Personally, I always assumed Kenobi was asking him for his spot so he could talk to Chewie. But that's me.

Nova Spice
25 June 2003, 06:53 PM
Well, I only go by what I see in the movies. I'm assuming Bo'Shek is the balding guy in the spacesuit, right?

Yea, that's correct. Good ole Bo'Shek; the classic Tatooine spacer. Save for his secret laboratory beneath Mos Eisley....kinda creepy. :raised:

Anyway, yes, Rev is correct. According to more than one information source (including Decipher's now defunct CCG), Obi-Wan first went to Bo'Shek, who in turn recommended the Jedi speak with Chewbacca.

I'm kinda skeptical on Ben meeting Chewie; I guess it could happen, but I have my reservations.


It's bad enough Darth Vader lived on Tatooine, was actually present at the moisture farm and yet never went looking for Luke.

Totally disagree with this statement. I think placing Luke on Tatooine was pure genius. Vader had actively given up his life as Anakin Skywalker; where better to put his son then where he grew up?

There's an old truism concerning enemies and allies that bears some relevance in this instance. "Keep your friends close and your enemies closer." ;)

dgswensen
25 June 2003, 07:09 PM
Originally posted by Nova Spice

Anyway, yes, Rev is correct. According to more than one information source (including Decipher's now defunct CCG), Obi-Wan first went to Bo'Shek, who in turn recommended the Jedi speak with Chewbacca.

I'm just wondering if these are going to be some of the same information sources whose facts have been repeatedly blown out of the water by the coming of the prequels, such as the constructers of the original Death Star, the identity of Boba Fett, and so forth.

I'm just saying. Those things have had a way of changing lately...

Sasche
25 June 2003, 07:15 PM
I was willing to push off this idea as ridiculous. I didn't believe the idea of Ben and Chewie knowing each other before Ep IV.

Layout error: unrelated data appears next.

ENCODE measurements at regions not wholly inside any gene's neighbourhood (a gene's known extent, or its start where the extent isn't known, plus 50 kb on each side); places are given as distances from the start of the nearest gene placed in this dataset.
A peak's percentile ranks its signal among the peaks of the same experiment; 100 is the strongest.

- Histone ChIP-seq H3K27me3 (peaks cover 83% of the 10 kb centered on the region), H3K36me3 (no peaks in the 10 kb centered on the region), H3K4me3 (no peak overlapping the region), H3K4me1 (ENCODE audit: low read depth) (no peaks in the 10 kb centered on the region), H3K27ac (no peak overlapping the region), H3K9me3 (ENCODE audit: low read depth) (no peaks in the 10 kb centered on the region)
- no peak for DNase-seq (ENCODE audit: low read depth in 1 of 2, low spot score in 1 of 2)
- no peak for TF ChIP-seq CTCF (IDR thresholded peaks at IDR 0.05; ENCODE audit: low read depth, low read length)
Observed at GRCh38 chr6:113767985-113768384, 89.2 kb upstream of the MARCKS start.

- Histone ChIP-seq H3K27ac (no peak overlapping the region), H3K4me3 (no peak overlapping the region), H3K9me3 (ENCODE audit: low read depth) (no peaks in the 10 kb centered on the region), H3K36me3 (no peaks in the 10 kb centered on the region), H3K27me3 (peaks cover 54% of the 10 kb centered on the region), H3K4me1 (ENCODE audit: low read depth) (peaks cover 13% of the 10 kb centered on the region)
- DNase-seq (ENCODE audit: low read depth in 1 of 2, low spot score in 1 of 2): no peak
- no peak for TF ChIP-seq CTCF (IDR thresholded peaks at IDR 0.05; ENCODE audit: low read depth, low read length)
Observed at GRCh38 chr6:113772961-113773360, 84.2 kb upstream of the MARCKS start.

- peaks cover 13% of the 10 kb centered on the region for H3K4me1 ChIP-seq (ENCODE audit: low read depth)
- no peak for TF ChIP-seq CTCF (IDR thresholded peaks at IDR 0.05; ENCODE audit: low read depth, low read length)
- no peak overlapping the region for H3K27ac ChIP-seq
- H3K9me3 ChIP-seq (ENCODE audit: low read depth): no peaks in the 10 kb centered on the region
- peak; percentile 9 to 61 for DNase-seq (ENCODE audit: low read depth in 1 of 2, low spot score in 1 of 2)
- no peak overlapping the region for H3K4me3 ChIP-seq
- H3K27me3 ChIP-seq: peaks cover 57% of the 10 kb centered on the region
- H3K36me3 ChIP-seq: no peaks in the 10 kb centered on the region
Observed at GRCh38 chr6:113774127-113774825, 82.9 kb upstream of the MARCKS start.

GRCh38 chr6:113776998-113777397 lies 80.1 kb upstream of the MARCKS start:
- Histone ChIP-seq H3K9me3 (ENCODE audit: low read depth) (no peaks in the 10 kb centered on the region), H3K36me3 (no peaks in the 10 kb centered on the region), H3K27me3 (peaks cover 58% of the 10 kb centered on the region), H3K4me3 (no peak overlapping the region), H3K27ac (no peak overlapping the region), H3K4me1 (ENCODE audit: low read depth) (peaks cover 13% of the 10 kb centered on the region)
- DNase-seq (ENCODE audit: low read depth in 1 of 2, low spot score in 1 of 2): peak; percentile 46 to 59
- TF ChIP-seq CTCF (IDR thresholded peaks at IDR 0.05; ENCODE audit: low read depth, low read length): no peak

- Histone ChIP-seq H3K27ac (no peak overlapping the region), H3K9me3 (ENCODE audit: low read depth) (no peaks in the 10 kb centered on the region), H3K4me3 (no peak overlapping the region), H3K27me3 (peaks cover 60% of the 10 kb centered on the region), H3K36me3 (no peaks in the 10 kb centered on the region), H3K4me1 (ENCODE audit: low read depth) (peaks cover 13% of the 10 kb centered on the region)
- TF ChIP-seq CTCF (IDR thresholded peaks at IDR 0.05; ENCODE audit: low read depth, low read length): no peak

But then I saw the comment reminding me how Ben looked at Chewie like he already knew him.
So I really don't have a big problem with the "continuity".

And as for the problem of Ben "not knowing about the twins". Maybe Chewie rescues both children, then delivers Luke to Ben only after dropping Leia off at Alderaan. He never tells Ben the whole story...

Reverend Strone
26 June 2003, 03:08 PM
Originally posted by dgswensen
Well, I only go by what I see in the movies. I'm assuming Bo'Shek is the balding guy in the spacesuit, right?

Personally, I always assumed Kenobi was asking him for his spot so he could talk to Chewie. But that's me.

As Nova said, yep- that's the guy. I hadn't thought about the possibility Ben was asking him to move so he could talk to Chewie, but that's perfectly reasonable in my mind too- and probably fits their body language better now that I think about it.

Like dg, I tend to go by the movies and grant only a vague credibility on the various EU sources, for much the same reasons. He may very well be right about E3 disrupting much of the 'canon' EU assumptions and inventions, much as the last two prequels have done already.

I imagine we really won't know until after E3, and even then there'll no doubt be plenty of room for speculation!

Calanthe
27 June 2003, 01:10 AM